The effect of bottom roughness on setup dynamics was investigated using high-resolution observations across a laboratory fringing reef profile with roughness elements scaled to mimic the frictional wave dissipation of a coral reef. Results with roughness were compared with smooth bottom runs across 16 offshore wave and still water level conditions. The time-averaged and depth-integrated force balance was evaluated from observations collected at 17 locations along the flume and consisted of cross-shore pressure and radiation stress gradients whose sum was balanced by quadratic mean bottom stresses. The introduction of roughness had two primary effects. First, for runs with roughness, frictional wave dissipation occurred on the reef slope offshore of the breakpoint, reducing wave heights prior to wave breaking. Second, offshore-directed mean bottom stresses were generated by the interaction of the combined wave–current velocity field with the roughness elements. These two mechanisms acted counter to one another. Frictional wave dissipation resulted in radiation stress gradients that were predicted to generate 18% (on average) less setup on the reef flat for rough runs than for smooth runs when neglecting mean bottom stresses. However, mean bottom stresses increased the predicted setup by 16% on average for runs with roughness. As a result, setup on the reef flat was comparable (7% mean difference) between corresponding rough and smooth runs. These findings are used to assess prior results from numerical modeling studies of reefs and also to discuss the broader implications for how large roughness influences setup dynamics in the nearshore zone.

Corresponding author address: Mark L. Buckley, School of Earth and Environment, University of Western Australia, Crawley WA 6009, Australia. E-mail: mark.buckley@uwa.edu.au

1. Introduction

Bottom roughness contributes to frictional wave dissipation and time-averaged (mean) bottom stresses, which modify surfzone force balances and resulting wave setup and wave-driven circulation (Longuet-Higgins 1970, 2005; Dean and Bender 2006; Lowe et al. 2009a). As a result, the large roughness features [O(0.1–1) m] typical of coral reefs can substantially influence a wide range of physical dynamics and dependent processes both physical (e.g., coastal inundation and sediment transport) and biological (e.g., larval and nutrient transport and dispersal; Roberts et al. 1975; Monismith 2007; Lowe et al. 2010; Lowe and Falter 2015). Coral reefs are subject to a range of stressors (e.g., climate-induced coral bleaching; eutrophication), which can ultimately reduce physical roughness through loss of coral cover (Alvarez-Filip et al. 2009) and in turn modify bottom stresses and alter reef hydrodynamics (Sheppard et al. 2005; Baldock et al. 2014; Quataert et al. 2015). In this paper, we specifically investigate how the presence of bottom roughness modifies wave setup dynamics.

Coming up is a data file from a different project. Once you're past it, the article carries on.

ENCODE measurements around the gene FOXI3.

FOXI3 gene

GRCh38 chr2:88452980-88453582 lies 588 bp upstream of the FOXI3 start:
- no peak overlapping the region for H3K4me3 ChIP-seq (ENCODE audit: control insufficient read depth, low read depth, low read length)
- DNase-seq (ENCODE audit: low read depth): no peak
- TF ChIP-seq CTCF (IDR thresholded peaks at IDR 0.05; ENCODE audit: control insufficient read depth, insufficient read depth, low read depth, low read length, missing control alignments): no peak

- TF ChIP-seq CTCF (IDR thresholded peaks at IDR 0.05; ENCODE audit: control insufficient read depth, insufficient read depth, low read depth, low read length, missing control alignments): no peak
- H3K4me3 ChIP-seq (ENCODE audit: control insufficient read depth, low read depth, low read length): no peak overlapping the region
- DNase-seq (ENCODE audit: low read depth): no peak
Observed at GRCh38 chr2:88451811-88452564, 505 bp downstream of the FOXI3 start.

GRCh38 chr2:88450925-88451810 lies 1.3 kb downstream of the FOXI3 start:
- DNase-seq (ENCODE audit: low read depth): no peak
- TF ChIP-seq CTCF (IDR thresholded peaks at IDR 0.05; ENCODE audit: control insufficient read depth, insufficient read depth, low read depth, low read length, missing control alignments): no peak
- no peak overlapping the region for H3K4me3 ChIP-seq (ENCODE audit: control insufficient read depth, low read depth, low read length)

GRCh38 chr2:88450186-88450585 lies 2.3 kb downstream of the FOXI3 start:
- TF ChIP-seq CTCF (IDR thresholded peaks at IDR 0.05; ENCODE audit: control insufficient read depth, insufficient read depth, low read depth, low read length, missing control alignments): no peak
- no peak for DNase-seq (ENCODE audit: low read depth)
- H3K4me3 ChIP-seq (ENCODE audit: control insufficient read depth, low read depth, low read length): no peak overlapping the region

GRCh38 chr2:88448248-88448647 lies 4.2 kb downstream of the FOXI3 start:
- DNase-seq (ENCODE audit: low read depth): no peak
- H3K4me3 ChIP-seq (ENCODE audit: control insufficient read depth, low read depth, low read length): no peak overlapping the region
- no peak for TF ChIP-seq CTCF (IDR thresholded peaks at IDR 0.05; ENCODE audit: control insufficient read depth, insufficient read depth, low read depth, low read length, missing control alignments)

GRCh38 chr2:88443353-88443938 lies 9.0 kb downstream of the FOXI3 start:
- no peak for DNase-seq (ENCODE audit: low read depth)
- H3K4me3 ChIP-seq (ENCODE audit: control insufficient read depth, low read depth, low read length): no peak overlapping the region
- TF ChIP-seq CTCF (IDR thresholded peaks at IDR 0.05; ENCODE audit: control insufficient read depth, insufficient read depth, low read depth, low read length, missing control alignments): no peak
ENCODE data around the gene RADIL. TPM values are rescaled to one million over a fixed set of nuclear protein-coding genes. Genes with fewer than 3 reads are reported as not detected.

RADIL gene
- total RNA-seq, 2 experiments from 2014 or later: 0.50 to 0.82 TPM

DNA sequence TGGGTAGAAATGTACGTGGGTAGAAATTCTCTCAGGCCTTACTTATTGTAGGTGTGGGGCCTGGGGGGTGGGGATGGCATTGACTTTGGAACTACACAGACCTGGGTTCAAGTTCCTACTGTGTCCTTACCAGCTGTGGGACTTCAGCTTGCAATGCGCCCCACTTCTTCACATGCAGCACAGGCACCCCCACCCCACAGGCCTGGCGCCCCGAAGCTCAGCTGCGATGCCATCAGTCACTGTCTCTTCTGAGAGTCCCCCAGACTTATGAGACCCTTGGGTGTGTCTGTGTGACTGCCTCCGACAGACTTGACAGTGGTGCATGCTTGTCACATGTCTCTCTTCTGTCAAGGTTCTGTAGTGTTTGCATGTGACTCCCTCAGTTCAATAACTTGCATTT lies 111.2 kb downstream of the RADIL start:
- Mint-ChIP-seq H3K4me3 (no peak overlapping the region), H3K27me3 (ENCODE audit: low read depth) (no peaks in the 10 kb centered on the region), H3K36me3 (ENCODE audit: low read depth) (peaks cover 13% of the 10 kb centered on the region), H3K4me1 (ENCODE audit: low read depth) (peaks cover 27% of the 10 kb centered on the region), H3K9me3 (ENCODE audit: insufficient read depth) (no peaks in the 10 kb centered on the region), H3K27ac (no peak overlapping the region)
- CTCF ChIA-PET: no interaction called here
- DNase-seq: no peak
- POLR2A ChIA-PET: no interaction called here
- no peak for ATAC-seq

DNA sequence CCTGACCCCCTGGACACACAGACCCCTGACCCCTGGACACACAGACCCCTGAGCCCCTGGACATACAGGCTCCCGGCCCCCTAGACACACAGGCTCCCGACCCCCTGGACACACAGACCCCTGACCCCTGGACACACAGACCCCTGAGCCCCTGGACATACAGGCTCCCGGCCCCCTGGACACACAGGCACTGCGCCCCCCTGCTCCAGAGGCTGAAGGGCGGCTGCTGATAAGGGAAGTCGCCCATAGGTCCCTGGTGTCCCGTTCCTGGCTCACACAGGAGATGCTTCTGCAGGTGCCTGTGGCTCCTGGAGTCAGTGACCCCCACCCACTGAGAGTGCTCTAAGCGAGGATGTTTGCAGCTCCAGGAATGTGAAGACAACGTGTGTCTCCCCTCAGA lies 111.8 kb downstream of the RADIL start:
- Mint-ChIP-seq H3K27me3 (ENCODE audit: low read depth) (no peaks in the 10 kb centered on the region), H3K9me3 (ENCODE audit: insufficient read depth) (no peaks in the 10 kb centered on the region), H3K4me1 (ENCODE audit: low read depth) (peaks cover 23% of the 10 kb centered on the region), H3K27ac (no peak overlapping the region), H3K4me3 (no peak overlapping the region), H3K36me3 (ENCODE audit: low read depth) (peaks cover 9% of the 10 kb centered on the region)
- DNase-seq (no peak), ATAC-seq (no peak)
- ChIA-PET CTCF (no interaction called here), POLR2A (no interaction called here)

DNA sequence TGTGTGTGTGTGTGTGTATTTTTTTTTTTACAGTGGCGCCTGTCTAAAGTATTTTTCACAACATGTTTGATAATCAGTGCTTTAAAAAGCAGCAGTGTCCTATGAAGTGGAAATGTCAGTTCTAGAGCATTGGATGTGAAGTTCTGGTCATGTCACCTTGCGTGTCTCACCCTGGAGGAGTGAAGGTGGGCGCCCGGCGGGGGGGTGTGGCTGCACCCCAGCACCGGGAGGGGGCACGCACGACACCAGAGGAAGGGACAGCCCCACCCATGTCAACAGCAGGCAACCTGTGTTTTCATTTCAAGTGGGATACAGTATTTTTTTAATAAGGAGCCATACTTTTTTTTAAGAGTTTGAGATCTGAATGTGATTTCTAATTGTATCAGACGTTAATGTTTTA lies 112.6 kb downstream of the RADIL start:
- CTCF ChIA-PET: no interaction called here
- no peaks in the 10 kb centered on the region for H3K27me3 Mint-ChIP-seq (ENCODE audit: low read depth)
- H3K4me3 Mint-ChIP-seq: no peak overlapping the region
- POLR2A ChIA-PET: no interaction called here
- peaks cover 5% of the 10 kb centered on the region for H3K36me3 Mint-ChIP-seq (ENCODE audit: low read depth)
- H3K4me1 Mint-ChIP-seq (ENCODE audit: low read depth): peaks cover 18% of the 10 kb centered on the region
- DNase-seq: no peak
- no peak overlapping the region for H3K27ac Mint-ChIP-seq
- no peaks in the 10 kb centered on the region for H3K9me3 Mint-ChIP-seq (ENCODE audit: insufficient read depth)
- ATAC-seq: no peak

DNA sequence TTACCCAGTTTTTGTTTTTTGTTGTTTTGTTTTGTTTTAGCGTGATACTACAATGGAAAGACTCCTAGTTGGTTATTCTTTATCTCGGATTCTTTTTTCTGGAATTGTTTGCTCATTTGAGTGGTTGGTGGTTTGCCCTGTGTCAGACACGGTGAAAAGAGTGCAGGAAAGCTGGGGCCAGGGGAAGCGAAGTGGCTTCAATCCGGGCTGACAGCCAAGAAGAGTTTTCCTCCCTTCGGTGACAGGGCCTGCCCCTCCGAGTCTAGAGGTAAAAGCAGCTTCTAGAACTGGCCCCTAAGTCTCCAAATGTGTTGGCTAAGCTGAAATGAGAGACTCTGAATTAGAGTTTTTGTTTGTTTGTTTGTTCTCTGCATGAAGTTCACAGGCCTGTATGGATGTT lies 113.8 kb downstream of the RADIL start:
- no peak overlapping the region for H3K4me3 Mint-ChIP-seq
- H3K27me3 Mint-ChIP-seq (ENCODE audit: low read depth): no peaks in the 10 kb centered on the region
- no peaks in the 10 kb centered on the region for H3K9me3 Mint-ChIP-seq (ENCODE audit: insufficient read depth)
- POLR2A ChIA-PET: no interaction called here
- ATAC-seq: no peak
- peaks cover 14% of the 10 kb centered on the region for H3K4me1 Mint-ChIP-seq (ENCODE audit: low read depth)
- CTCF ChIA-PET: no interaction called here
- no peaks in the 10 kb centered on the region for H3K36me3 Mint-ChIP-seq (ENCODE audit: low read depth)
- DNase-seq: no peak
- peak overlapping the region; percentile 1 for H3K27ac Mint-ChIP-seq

Wave setup (the mean increase in water level due to wave breaking) along with tides and storm surge are the primary mechanisms controlling the water level at shorelines. Roughness affects setup through its contribution to the wave-averaged cross-shore momentum balance. For an alongshore uniform reef with normally incident waves, the wave-averaged and depth-integrated momentum equation in the cross-shore direction (x coordinate positive shoreward) can be expressed as (see Buckley et al. 2015)
e1
where the overbars denote time averaging over many wave periods, Sxx is the cross-shore component of the wave radiation stress tensor (Longuet-Higgins and Stewart 1964), Rxx is the wave roller contribution to radiation stress (Svendsen 1984), ρ is the density, g is the gravitational acceleration, h0 is the still water depth, is the time-averaged deviation of the free surface η from h0, is the total water depth, and is the mean bottom stress (see summary of notation in Table 1).
Table 1.

Notation.

Table 1.